Credit-card company agreements to reduce merchant fees and permit surcharges may make card purchases more expensive for consumers and reduce the quality of credit-card-backed security pools, according to Fitch Ratings.
Concessions to vendors will probably make credit-card purchases pricier and dissuade more creditworthy holders from making transactions, Fitch analysts led by Michael Dean wrote in a report today. The decline in volume may shift the make-up of credit-card securities pools to a higher percentage of lower-quality consumers, reducing yields by as much as 5 percent, the New York-based ratings agency said.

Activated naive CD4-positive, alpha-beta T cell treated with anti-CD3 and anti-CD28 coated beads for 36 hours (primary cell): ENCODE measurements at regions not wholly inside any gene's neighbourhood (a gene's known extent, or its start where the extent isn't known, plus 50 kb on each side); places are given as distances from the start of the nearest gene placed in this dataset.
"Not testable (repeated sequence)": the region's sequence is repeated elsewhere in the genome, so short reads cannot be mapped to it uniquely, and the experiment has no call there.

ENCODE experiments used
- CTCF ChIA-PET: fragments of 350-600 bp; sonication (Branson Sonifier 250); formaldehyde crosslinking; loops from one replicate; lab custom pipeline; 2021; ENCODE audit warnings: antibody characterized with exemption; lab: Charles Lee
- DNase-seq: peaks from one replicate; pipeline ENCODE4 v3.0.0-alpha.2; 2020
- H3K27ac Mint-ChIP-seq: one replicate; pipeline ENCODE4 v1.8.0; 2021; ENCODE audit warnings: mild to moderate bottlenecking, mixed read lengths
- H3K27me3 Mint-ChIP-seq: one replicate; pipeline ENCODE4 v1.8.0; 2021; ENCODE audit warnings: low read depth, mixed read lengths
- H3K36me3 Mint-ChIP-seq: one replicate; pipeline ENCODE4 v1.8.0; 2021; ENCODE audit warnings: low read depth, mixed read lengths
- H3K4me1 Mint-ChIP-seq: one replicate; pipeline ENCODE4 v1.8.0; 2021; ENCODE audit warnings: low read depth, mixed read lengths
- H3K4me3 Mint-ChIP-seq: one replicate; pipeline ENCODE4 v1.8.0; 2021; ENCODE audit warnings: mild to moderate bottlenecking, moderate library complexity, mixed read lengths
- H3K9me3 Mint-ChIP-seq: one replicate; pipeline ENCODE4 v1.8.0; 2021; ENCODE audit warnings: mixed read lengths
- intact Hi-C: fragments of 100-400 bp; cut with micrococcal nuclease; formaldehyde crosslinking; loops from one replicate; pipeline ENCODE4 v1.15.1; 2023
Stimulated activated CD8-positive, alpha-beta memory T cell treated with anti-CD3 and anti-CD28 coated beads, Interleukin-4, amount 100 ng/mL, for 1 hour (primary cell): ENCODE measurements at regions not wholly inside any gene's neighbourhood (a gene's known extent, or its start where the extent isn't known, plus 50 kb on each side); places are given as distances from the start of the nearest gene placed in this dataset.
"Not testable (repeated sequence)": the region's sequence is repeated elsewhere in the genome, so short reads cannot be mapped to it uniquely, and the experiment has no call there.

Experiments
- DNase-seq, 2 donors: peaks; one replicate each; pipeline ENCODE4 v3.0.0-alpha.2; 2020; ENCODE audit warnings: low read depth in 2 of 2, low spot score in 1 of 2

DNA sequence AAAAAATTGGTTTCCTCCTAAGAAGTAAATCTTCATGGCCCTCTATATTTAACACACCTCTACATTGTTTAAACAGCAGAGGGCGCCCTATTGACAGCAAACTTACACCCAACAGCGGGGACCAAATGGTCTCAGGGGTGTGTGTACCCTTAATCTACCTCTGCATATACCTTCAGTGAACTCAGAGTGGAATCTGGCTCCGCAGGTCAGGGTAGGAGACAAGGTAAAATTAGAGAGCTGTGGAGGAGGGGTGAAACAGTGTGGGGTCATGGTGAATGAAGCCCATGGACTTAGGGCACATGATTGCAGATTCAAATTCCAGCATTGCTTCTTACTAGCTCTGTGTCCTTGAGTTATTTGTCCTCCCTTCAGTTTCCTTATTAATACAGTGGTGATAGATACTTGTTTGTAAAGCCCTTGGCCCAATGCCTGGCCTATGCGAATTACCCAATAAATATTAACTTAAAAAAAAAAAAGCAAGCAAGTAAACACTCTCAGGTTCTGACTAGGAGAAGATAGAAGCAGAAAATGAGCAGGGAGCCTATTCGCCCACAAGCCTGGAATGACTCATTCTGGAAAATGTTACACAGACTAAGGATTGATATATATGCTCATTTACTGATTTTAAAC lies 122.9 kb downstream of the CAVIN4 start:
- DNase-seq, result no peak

“With less incentive to charge purchases, high-quality cardholders that pay their balances in full each month could become a smaller proportion of the collateral pools,” Dean wrote. “This could result in performance issues as more receivables are associated with cardholders who carry balances and tend to be of lower credit quality.”
Dropping yields may be offset by an increase in interest payments, according to Dean.
Credit-card companies agreed last week to pay $6.05 billion to merchants, trim the fees vendors have to pay on transactions for eight months and allow extra charges on credit-card purchases in states where it is legal, according to the report.
The terms of the settlement may be altered based on the outcome of a challenge from the National Association of Convenience Stores seeking to secure greater vendor control over credit-card transactions, Dean wrote.